Anker made a splash on Kickstarter last year by raising nearly $3,000,000 for their entry into the truly wireless headphone market. If you were too skittish to preorder that far in advance, the final products are here, and available to everyone.
Anker bifurcated its Zolo Liberty headphones into two tiers; the Liberty+ (which was featured on Kickstarter), and the more affordable Liberty model. You can see a comparison of the features here, and we’ll get into some of the differences below, but broadly speaking, they’re similar products.
Unlike the AirPods I’ve been using for over a year, Zolo’s headphones are noise isolating, meaning they completely seal off your ear canals, at least once you choose the tips that best fit your ears. On an airplane, that’s a great thing. But on a busy street where you want to be aware of your surroundings, it can be problematic. Luckily, the Liberty+ includes a feature called Transparency, which uses microphones built into the earbuds to take in ambient noise, and mix it with whatever you’re listening to at the time. When using the feature on its own, without any music playing, I found that it actually made nearby noises louder than if I was hearing them with my naked ears. It’s a bit of a bizarre sensation, but it could definitely prove useful when you want to listen to music or podcasts without completely shutting out the world.
So how do they sound? They sound fine, basically. I found vocals to be a little crisper than on my AirPods, but they’re otherwise broadly similar. The Plus model features slightly larger drivers than the standard Liberties, but I couldn’t really tell a difference. I don’t think many audiophiles are buying these sorts of headphones yet anyway, so if you’re not the kind of person who spends hundreds of dollars and puts in dozens of hours of research when buying headphones, I think you’ll like these just fine.
Like most true wireless headphones, both Liberty variants include cases that double as chargers for the earbuds’ 3.5 hour built-in batteries. The Liberty case is made of plastic, and includes an extra 24 hours worth of battery life for each bud, while the Liberty+ case is made of aluminum, and includes a whopping 48 hours. Both cases are about the same size, which is about twice as wide and 50% thicker than an AirPods case, to the point where you probably wouldn’t want to keep them in a jeans pocket. This is by far the biggest complaint I have about the Liberties, but it’s pretty par for the course in this space, outside of Apple’s offering.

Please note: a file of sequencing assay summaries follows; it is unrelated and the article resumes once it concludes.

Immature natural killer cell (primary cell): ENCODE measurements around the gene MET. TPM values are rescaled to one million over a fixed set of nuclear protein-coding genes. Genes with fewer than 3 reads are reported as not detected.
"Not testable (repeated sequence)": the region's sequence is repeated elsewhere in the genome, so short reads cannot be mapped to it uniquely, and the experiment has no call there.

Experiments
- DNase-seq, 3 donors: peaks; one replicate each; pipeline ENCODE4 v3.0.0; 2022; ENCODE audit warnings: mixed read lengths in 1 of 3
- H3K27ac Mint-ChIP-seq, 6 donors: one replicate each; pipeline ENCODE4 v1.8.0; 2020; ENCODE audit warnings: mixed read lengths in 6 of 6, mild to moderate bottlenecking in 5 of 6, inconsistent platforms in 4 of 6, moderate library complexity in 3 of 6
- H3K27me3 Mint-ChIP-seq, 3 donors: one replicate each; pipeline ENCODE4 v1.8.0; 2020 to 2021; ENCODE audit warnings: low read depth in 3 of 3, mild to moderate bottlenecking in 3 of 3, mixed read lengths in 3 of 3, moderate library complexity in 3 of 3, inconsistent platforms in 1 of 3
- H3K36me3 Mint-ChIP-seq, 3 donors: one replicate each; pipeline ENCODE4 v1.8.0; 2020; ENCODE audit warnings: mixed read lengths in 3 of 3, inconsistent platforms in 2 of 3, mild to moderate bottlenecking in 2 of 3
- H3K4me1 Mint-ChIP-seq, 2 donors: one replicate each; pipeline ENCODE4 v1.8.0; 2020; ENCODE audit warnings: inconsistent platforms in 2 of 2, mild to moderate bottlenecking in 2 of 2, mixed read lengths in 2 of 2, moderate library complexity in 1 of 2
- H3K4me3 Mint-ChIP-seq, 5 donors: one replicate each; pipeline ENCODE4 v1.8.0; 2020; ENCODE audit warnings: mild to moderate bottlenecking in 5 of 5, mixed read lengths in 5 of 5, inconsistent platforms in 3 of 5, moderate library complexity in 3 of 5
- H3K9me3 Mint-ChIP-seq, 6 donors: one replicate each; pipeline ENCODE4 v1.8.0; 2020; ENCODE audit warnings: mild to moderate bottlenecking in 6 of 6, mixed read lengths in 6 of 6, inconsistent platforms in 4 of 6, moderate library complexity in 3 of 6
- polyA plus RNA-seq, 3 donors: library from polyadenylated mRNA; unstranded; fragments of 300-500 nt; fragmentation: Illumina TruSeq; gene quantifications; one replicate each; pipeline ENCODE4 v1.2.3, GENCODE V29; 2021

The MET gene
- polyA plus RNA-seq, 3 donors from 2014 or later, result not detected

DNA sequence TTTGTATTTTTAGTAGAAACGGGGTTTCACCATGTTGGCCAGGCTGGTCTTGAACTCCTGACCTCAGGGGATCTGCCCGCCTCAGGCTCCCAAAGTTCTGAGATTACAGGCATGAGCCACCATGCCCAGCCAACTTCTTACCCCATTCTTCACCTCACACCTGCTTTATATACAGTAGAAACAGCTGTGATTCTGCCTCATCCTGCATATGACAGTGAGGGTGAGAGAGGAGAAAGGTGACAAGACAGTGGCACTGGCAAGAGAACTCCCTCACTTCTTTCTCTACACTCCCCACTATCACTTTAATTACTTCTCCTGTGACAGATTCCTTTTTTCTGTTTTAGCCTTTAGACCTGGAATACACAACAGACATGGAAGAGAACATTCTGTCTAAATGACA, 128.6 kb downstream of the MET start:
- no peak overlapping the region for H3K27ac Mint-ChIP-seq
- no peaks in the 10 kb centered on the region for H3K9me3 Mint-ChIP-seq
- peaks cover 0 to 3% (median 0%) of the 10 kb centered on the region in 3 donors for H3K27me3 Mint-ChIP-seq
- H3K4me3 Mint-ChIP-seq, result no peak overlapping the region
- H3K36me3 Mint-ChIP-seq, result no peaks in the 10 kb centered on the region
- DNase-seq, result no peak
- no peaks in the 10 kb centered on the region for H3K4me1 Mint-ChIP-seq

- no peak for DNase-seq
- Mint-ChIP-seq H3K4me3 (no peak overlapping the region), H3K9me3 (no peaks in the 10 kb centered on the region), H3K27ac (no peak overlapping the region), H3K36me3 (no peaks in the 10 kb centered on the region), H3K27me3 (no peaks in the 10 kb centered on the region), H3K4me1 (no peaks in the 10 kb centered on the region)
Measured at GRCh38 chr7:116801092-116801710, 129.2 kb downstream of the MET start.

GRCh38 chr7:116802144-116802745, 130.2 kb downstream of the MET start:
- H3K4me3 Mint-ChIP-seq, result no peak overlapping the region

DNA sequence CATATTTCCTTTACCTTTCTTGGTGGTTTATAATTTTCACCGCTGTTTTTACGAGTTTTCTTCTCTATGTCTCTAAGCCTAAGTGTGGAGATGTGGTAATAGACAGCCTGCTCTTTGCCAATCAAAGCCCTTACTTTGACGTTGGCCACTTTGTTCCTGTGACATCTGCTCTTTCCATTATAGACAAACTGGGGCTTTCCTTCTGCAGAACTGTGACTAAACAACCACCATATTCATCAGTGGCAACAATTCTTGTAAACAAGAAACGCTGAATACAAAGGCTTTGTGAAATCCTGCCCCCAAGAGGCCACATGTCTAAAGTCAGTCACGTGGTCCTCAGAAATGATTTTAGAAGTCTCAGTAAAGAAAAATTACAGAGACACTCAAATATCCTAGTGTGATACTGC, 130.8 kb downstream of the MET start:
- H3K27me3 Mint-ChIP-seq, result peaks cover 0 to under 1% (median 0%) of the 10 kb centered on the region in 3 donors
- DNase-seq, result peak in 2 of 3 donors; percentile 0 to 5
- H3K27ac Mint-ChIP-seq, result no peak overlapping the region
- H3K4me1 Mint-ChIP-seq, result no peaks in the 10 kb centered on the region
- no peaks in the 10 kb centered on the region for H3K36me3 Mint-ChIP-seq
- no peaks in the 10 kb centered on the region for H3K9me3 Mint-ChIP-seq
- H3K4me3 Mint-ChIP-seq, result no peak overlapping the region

Playback controls are handled by a single large button on the outer face of each earbud. A quick tap pauses and resumes your music, longer presses skip tracks, double taps activate your phone’s voice assistant, and on the Liberty+, a 3-second hold toggles the aforementioned Transparency mode (you can also do this via a smartphone app). The buttons aren’t particularly tactile, and it can be difficult to press them without jamming the buds into your eardrums, but as an AirPod owner, the variety of available controls is very welcome.
So, should you buy them? If you:
- Own only Apple devices
- Don’t like noise-isolating headphones
- Enjoy using Apple’s wired EarPods
Then my advice is to buy AirPods, if only for their easy switching between devices. But if all three of the conditions above don’t apply to you, either of Anker’s Liberty ‘buds would be a terrific, more budget-friendly friendly option.